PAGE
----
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Singing in the Rain

OK, I’m afraid it’s inevitable, with the skies as they are today. How can I not talk about the grim weather we´re having? Especially since my family just called me from England to say how beautiful and sunny it is there, and how my parents and my brother’s family, visiting for half-term, are all going out for a walk later. Jealous? Moi? Last month figures were published on the damage caused to Andalucian agriculture by the extraordinary amount of rain which fell here last December and January. A staggering 930 million euro in produce was lost, of which Almeria province came off worst, with nearly 400 million euro – that’s a lot of rotten tomatoes and ripped plastic. But there were also huge quantities of damaged olives all around Andalucia; potatoes in Seville suffered, as did onions in Granada and carrots and parsnips in Cadiz. Almost half the strawberries and raspberries in Huelva were lost. Whether under cover, on trees or even under the ground, nothing escaped the torrential downpours. Add to this the extensive damage to infrastructure, such as roads washed away, floods and landslides, walls collapsed, irrigation systems disabled, power pumps destroyed, and greenhouses damaged, and you get an idea of just how disastrous those endless weeks of precipitation were for our economy. Which was already mired in the ‘Crisis’. So this is, I feel, an ideal time for some light-hearted distraction. Some all-singing, all-dancing, fancy-dress fun. Yes, it’s Carnaval (that’s how they spell it here) time in Cadiz. The weather may be vile, the forecast for the entire week may be rain, rain, rain, but will that stop the Gaditanos and millions of visitors to the biggest shindig in Europe from enjoying themselves? Somehow I doubt it. The amount of preparation that goes into the chirigotas (satirical singing groups) that compete in the Teatro Falla in the weeks leading up to the street party itself, is amazing – the detail in the costumes, the make-up, the music, the lyrics. One of my favourites, which was pipped into second place in Saturday night's final by just one point, was ´El Escuadron de los Jartibles´ (the Squadron of the Drive-You-Mads). I didn’t understand many of the words (friends who’ve been here for nearly 20 years still don’t), but the sight of middle-aged men dressed in underpants, tights, boots and black helmets with mosquito antenna and proboscis, wiggling their bums and stomping about, was more than enough to keep me entertained. And they were loving every minute of it, especially the fat guy. Can you imagine a load of middle-aged British blokes doing that? No, neither can I. Other groups extracted the Michael from taxi drivers (wearing seats complete with beaded mats strapped to their backs), lawyers and Arabs (political correctness is not on the agenda here). While I confess to understanding very few of the lyrics, the content is always topical, and I do know that Ronaldo’s elbowing incident in the Madrid-Malaga game last month featured in several suitably irreverent cuplés. I can’t help worrying how their make-up will cope now that the indoor competition is over, and the chirigotas will be out and about in the streets of rain-swept Cadiz. But, being Spanish, they probably won’t let it bother them, and will have a good time regardless. Bars where a squadron of 50-something thirsty insects will be welcomed to shelter from the downpours will not be hard to find. Of course these costumes have nothing on those massive sparkly headdress-and-bikini numbers sported by participants in the Rio carnival, this year even more fired up due to their recent winning of the battle to host the 2016 Olympic games. But even so, the sight of men in make-up was enough to me think about dressing up. Personally, I find it a bit of a pain in the backside. If someone presents me with a costume, accessories and wig all prepared and coordinated, I will happily wear it. But sewing, sticking, organizing, looking for props in Chinese shops? Sorry, can’t be bothered. I have a friend who thinks nothing of buying metres of velvet with which to turn herself, her partner and her four-year-old daughter into a medieval family, or pirates or whatever. She does a brilliant job – because she loves it. Her other half is the sort of willing and enthusiastic star who builds the carnival floats every year for his village procession. Together, they have a treasure-trove of every outfit you could think of. My admiration for them is boundless. I think you either love all that crafty, DIY stuff, or you don´t, and I fall into the latter category. For those of you who will be dressing up for Carnaval in your town or city this weekend, ignore the weather and have a great time. I take my hat off to you.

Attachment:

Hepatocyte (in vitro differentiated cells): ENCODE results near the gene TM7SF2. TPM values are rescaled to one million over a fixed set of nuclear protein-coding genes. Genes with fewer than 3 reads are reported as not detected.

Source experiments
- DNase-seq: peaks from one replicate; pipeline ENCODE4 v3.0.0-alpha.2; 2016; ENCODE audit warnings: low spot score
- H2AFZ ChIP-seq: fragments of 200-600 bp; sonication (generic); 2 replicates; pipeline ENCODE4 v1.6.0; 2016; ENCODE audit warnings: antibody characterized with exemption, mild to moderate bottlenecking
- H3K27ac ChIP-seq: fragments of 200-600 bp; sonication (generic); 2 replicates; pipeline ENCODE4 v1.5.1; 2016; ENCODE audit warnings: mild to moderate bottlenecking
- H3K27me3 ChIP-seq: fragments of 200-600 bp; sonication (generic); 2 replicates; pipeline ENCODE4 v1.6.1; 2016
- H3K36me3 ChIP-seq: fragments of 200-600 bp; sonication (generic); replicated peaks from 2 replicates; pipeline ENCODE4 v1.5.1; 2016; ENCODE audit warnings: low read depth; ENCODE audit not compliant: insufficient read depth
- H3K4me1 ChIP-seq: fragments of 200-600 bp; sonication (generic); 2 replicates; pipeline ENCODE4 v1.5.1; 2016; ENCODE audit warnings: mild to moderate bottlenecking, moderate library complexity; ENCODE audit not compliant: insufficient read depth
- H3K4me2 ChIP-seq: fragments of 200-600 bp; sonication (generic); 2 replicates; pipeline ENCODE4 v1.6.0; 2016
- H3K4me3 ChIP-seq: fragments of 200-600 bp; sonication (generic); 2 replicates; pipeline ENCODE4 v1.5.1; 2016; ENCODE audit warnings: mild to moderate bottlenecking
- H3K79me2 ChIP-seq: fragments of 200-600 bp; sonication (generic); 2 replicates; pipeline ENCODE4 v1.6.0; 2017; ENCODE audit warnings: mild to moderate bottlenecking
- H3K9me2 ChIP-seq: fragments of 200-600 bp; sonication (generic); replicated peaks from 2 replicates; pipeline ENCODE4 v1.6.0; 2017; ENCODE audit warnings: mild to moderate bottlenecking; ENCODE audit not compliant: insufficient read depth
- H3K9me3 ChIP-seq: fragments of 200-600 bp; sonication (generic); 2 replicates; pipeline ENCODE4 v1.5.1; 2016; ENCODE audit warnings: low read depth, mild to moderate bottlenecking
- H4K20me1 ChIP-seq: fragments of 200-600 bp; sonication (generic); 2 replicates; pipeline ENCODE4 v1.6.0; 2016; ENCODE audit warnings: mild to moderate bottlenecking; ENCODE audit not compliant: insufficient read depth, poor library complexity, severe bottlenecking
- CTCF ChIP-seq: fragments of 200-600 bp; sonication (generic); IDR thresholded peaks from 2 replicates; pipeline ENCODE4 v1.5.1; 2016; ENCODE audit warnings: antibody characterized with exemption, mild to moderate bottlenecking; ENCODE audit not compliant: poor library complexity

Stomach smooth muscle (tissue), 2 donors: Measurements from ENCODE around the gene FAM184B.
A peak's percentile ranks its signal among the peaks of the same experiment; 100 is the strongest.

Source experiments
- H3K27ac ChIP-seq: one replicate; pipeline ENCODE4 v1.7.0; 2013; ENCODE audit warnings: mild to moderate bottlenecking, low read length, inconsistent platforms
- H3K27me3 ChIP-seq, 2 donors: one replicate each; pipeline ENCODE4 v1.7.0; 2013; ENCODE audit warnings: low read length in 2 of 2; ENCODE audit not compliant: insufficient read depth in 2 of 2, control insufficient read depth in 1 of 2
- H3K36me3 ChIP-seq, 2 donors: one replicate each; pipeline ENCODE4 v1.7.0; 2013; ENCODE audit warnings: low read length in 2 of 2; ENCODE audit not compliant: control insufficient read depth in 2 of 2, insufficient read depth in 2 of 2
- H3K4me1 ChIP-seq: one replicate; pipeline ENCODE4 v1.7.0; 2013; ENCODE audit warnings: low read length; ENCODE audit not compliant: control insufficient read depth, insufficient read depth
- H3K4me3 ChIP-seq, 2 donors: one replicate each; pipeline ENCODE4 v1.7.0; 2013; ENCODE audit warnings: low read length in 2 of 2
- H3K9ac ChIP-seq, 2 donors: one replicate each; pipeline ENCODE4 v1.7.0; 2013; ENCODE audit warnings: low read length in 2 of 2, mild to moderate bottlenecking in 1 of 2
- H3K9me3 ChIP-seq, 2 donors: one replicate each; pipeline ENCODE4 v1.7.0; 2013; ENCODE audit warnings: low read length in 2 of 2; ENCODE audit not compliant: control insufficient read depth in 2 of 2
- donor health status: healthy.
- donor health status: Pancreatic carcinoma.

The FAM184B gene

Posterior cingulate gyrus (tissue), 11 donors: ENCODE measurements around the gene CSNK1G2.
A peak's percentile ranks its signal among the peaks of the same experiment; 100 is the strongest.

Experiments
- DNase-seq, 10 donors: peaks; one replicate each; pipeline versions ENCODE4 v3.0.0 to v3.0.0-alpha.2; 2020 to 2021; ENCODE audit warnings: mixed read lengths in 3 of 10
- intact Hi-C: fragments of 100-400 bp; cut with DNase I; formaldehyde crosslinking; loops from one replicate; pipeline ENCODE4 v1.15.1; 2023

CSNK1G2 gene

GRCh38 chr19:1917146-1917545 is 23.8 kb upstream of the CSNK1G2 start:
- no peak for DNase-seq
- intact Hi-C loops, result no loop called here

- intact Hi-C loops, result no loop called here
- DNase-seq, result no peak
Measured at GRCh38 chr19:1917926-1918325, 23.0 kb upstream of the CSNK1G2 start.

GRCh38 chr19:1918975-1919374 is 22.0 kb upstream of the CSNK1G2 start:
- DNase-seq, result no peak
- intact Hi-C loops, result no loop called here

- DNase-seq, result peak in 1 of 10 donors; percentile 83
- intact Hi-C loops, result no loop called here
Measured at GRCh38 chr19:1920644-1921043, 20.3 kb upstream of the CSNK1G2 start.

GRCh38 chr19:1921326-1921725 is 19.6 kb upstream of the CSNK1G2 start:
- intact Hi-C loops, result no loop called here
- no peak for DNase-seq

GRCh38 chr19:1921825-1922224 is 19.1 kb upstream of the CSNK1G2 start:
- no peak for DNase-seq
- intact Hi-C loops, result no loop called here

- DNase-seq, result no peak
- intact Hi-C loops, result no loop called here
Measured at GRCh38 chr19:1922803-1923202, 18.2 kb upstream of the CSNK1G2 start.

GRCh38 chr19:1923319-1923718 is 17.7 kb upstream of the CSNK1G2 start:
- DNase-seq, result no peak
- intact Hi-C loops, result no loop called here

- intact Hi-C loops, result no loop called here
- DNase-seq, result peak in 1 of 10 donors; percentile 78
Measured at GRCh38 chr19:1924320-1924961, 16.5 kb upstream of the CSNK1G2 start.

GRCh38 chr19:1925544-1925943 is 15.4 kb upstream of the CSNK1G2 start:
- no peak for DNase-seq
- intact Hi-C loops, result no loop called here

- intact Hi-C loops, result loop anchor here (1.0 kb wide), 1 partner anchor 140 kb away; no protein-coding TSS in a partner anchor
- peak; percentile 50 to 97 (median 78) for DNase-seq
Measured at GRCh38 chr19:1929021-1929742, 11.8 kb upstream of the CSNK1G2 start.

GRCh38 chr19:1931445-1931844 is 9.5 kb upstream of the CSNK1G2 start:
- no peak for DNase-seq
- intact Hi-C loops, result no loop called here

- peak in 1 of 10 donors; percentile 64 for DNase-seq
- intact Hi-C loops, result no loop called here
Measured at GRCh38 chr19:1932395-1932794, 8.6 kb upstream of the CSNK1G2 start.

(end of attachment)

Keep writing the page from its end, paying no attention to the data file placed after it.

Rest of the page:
Blog published on 15 February 2010